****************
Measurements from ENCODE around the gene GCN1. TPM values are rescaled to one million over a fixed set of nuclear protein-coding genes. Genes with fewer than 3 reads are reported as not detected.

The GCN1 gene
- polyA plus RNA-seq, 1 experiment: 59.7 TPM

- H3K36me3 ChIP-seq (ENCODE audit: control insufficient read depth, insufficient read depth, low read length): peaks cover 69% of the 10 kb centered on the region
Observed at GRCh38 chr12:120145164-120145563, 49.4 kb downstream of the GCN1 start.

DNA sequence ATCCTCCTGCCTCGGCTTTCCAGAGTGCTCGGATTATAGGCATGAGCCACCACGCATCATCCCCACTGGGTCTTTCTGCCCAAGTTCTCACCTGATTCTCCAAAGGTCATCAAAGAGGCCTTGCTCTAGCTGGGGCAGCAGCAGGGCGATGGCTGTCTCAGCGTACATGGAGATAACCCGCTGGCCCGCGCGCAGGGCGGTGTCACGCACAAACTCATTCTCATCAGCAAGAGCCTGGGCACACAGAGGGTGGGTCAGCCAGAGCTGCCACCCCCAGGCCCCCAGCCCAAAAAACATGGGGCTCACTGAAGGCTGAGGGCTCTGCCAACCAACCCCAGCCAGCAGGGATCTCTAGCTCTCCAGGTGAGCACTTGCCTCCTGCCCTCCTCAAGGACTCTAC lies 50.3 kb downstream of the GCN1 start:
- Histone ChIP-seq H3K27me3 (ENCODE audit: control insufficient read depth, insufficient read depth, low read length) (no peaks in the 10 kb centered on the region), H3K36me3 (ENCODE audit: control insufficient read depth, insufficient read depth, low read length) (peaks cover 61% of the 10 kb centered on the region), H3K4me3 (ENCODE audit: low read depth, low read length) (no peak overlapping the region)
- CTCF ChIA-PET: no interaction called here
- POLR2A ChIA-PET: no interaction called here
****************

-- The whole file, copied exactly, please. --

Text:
Measurements from ENCODE around the gene GCN1. TPM values are rescaled to one million over a fixed set of nuclear protein-coding genes. Genes with fewer than 3 reads are reported as not detected.

The GCN1 gene
- polyA plus RNA-seq, 1 experiment: 59.7 TPM

- H3K36me3 ChIP-seq (ENCODE audit: control insufficient read depth, insufficient read depth, low read length): peaks cover 69% of the 10 kb centered on the region
Observed at GRCh38 chr12:120145164-120145563, 49.4 kb downstream of the GCN1 start.

DNA sequence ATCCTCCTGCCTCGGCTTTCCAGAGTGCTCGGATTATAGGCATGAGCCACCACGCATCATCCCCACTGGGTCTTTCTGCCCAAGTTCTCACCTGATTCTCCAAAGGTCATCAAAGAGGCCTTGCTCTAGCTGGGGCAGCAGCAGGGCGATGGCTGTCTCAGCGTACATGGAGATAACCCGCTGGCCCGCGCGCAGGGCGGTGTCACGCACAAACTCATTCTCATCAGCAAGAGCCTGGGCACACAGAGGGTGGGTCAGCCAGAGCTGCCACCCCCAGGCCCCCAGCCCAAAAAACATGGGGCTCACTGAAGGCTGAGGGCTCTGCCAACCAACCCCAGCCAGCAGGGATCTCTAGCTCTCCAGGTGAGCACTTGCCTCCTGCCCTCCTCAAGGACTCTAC lies 50.3 kb downstream of the GCN1 start:
- Histone ChIP-seq H3K27me3 (ENCODE audit: control insufficient read depth, insufficient read depth, low read length) (no peaks in the 10 kb centered on the region), H3K36me3 (ENCODE audit: control insufficient read depth, insufficient read depth, low read length) (peaks cover 61% of the 10 kb centered on the region), H3K4me3 (ENCODE audit: low read depth, low read length) (no peak overlapping the region)
- CTCF ChIA-PET: no interaction called here
- POLR2A ChIA-PET: no interaction called here